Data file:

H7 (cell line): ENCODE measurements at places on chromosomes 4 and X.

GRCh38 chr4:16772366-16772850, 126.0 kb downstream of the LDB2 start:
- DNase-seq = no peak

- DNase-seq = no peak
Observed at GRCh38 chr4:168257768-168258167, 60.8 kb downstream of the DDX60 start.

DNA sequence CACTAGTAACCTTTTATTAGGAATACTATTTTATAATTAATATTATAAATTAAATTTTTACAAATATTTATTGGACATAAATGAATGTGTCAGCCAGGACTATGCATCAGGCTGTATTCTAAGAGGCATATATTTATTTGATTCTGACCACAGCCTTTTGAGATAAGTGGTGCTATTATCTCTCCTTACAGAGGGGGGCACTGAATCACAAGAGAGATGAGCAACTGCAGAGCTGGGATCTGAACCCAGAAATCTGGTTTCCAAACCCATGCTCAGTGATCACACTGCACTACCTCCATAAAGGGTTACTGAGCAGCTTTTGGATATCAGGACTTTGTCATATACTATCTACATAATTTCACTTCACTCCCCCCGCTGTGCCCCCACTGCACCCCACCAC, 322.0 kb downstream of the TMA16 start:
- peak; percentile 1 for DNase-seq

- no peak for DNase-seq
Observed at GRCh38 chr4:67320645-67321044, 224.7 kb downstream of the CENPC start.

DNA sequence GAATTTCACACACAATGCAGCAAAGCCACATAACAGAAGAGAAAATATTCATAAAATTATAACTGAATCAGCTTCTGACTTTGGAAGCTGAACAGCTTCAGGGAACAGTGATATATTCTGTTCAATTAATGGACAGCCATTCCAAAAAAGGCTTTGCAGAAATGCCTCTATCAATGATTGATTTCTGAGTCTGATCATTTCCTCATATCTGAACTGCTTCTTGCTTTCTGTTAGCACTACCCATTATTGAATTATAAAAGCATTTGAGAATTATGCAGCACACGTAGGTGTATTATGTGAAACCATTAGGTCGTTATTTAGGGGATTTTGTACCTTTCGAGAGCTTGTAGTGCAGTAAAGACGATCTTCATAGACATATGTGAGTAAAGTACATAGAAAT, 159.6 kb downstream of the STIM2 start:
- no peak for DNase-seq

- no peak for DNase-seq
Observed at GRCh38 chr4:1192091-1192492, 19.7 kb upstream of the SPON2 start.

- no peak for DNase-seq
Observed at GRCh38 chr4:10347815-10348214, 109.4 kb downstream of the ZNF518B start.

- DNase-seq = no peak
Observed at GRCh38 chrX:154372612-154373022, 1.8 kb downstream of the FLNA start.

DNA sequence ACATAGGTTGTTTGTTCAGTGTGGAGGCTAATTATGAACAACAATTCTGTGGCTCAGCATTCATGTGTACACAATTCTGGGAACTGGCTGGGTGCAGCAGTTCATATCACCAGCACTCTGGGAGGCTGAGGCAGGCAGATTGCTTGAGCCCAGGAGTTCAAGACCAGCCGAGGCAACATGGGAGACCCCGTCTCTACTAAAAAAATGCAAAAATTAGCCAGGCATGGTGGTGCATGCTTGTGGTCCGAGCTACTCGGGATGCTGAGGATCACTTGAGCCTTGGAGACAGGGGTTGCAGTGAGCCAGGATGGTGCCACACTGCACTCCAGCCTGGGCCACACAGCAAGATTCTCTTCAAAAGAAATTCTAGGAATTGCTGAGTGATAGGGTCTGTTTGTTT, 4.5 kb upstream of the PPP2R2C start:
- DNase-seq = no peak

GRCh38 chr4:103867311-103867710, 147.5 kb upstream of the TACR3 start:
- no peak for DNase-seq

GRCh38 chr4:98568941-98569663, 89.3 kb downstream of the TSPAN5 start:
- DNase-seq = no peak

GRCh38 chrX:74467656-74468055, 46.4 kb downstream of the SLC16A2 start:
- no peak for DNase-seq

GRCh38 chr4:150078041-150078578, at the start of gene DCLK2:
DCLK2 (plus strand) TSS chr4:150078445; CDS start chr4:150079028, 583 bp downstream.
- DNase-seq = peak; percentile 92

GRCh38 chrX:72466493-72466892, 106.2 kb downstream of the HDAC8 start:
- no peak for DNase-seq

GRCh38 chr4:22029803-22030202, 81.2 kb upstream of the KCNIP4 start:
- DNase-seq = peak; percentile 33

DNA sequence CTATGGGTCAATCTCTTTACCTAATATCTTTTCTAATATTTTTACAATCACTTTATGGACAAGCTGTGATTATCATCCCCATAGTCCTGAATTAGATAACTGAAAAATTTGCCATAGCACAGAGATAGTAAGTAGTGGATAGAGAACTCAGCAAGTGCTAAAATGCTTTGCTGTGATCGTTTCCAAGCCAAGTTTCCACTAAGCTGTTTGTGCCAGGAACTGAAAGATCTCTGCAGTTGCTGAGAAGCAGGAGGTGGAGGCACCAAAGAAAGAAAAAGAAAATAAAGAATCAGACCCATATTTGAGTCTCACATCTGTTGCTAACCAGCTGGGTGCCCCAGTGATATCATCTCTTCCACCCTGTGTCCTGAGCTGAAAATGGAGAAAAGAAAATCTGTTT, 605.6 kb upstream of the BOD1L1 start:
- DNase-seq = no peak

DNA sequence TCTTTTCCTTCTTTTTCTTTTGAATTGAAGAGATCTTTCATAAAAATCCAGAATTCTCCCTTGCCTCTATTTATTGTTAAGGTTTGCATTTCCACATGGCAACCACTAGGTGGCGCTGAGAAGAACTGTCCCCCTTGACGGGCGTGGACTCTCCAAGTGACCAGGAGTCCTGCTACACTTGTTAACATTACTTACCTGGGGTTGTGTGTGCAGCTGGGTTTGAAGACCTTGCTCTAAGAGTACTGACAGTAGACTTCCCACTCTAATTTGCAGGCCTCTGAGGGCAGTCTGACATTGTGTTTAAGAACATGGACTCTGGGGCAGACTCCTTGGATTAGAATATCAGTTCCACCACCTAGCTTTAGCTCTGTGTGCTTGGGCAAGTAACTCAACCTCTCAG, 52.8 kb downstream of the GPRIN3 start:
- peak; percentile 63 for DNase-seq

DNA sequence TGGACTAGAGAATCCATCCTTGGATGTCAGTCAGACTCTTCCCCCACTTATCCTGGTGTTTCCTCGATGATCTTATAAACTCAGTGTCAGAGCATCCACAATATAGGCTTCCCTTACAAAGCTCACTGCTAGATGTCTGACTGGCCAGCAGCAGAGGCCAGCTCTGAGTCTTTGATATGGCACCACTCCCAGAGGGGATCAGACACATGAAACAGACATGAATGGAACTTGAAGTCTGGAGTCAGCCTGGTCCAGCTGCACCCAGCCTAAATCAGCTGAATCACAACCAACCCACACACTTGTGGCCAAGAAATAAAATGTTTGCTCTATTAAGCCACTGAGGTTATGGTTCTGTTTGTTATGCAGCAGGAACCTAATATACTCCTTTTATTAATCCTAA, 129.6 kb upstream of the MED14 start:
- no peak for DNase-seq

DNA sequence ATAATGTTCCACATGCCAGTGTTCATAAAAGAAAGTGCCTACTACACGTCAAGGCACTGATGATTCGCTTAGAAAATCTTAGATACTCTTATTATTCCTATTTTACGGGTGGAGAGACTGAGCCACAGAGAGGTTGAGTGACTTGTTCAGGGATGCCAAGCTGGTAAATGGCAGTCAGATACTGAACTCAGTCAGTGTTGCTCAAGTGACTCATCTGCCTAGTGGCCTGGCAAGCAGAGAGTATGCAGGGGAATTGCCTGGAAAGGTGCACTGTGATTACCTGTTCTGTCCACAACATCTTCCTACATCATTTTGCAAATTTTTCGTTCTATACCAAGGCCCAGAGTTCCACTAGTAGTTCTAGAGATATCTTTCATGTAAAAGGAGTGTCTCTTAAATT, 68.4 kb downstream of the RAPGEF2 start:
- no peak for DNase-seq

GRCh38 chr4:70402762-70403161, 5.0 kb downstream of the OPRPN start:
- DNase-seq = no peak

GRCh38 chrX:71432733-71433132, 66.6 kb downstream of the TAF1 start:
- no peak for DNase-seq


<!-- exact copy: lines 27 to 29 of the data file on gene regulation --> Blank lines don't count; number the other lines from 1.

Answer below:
DCLK2 (plus strand) TSS chr4:150078445; CDS start chr4:150079028, 583 bp downstream.
- DNase-seq = peak; percentile 92

GRCh38 chrX:72466493-72466892, 106.2 kb downstream of the HDAC8 start: